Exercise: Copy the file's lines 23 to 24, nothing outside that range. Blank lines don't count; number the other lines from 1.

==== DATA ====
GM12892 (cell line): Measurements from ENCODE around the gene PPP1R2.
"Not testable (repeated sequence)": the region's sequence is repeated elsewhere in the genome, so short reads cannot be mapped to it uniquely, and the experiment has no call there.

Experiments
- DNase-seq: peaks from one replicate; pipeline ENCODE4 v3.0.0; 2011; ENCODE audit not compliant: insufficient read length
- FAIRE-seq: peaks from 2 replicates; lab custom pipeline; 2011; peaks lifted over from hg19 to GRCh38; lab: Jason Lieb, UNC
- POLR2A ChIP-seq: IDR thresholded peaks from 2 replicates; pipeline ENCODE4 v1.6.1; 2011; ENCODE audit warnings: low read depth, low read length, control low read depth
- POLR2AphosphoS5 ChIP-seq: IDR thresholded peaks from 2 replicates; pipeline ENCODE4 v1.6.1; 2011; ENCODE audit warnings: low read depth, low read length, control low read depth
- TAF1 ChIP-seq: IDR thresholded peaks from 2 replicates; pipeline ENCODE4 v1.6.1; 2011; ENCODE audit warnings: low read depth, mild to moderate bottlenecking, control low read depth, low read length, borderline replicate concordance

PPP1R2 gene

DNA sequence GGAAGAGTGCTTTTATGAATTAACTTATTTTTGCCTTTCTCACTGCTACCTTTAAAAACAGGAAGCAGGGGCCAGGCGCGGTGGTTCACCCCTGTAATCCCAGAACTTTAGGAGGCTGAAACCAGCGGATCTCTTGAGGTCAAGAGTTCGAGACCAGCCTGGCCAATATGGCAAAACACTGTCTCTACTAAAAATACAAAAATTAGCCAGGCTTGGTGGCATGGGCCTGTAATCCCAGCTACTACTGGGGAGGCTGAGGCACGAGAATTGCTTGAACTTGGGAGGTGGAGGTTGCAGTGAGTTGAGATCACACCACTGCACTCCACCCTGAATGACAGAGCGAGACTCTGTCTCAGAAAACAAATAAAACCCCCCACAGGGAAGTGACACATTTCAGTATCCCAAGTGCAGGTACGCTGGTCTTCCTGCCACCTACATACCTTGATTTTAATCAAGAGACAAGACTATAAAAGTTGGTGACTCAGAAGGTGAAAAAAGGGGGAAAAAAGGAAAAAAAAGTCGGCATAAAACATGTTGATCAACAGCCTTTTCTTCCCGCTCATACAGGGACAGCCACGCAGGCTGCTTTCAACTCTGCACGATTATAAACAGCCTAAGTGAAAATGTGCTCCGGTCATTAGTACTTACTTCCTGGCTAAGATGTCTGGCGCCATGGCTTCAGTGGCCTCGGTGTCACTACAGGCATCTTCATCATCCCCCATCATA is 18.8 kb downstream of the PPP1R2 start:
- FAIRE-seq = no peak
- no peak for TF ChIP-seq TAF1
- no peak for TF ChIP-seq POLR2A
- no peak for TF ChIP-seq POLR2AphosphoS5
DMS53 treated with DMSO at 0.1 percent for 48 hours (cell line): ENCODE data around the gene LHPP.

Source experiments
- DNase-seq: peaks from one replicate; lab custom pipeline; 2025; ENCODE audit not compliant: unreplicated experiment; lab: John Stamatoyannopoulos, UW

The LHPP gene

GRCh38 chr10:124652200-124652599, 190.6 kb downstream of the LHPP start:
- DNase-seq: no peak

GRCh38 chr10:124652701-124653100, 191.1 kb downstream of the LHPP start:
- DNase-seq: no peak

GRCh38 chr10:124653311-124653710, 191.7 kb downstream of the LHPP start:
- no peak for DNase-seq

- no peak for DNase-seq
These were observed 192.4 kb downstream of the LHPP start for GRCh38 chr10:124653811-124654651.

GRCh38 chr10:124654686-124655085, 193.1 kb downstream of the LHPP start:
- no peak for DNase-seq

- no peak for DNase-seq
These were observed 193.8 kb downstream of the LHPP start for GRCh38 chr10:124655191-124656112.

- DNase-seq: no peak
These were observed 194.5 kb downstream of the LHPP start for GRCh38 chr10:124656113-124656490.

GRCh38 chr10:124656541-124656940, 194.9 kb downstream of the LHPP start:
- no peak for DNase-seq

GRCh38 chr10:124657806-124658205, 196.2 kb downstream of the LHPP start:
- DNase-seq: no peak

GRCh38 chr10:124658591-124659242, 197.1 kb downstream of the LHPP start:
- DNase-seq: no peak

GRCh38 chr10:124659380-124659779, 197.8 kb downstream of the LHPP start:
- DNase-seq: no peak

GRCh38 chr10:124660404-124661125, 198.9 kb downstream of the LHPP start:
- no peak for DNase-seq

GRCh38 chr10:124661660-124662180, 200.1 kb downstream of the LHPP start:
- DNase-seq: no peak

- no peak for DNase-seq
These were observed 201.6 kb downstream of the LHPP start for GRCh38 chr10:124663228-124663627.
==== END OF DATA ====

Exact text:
GRCh38 chr10:124653311-124653710, 191.7 kb downstream of the LHPP start:
- no peak for DNase-seq